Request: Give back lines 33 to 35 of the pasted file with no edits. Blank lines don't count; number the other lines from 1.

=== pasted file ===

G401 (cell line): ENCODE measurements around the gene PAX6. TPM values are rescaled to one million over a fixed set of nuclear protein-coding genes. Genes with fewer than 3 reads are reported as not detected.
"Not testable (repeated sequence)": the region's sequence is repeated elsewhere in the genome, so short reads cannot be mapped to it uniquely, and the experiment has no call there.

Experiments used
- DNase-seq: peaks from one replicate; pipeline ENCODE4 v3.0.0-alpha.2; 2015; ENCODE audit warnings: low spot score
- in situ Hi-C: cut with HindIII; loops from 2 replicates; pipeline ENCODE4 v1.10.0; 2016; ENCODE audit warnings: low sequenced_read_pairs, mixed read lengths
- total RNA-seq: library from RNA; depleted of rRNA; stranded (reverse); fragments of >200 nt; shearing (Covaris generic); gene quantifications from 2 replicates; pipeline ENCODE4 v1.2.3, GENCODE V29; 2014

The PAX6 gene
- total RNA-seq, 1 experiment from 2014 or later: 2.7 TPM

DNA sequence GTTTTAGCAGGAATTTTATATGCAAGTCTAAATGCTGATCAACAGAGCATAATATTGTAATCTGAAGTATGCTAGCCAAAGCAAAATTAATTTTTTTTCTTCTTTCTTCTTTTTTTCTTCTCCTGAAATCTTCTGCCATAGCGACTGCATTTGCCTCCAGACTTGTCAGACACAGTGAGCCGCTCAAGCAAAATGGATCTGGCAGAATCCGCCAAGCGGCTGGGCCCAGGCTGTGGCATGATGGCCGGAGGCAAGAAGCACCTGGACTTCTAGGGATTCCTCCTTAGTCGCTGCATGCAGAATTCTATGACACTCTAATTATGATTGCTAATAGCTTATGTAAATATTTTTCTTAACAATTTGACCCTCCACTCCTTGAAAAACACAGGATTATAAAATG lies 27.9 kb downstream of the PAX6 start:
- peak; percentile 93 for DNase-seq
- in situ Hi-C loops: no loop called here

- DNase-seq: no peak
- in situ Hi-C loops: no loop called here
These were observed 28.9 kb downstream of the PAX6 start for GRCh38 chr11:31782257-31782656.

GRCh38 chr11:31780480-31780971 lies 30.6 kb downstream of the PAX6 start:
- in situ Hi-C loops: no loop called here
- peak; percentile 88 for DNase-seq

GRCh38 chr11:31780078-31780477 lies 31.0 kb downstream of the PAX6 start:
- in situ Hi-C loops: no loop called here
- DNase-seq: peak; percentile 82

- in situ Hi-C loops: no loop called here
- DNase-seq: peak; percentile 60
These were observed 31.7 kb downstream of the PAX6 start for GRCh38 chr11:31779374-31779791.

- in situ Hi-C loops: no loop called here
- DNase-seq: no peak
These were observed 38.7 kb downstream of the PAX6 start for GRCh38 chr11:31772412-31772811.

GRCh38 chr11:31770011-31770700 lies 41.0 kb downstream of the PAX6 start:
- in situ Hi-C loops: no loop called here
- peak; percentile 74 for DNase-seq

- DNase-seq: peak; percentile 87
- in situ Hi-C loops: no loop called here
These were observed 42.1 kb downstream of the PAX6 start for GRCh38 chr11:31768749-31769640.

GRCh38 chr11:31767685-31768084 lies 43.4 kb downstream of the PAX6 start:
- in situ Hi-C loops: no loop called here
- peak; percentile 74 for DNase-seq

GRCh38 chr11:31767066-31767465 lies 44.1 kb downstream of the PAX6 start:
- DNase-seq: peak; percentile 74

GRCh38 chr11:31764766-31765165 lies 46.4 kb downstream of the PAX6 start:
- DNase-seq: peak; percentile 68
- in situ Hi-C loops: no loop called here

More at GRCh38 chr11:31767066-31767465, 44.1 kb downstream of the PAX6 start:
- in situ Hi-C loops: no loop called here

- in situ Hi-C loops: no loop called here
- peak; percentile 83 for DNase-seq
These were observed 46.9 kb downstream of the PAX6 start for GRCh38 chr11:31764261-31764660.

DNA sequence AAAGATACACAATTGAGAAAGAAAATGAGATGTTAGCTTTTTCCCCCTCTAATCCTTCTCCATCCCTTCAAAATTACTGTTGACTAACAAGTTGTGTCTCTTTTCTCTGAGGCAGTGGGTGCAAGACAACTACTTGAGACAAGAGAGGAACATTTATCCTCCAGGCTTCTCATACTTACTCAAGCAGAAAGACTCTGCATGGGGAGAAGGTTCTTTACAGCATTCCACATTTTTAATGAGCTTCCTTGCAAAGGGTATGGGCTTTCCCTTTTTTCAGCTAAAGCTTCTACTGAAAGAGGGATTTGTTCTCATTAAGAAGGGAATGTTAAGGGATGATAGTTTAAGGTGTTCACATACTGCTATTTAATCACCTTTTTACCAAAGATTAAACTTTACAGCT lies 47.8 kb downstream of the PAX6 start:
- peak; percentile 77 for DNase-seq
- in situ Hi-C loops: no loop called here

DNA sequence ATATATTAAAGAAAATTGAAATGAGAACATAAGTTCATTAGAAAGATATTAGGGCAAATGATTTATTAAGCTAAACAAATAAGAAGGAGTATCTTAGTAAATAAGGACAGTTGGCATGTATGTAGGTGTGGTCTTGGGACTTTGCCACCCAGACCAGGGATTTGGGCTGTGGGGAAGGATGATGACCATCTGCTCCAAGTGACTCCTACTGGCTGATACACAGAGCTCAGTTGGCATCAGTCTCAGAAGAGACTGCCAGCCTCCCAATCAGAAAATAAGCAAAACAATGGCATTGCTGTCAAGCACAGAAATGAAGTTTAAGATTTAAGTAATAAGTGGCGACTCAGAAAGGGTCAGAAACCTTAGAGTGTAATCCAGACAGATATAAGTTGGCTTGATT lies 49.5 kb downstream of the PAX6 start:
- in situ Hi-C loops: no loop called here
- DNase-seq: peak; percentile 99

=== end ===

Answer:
GRCh38 chr11:31767685-31768084 lies 43.4 kb downstream of the PAX6 start:
- in situ Hi-C loops: no loop called here
- peak; percentile 74 for DNase-seq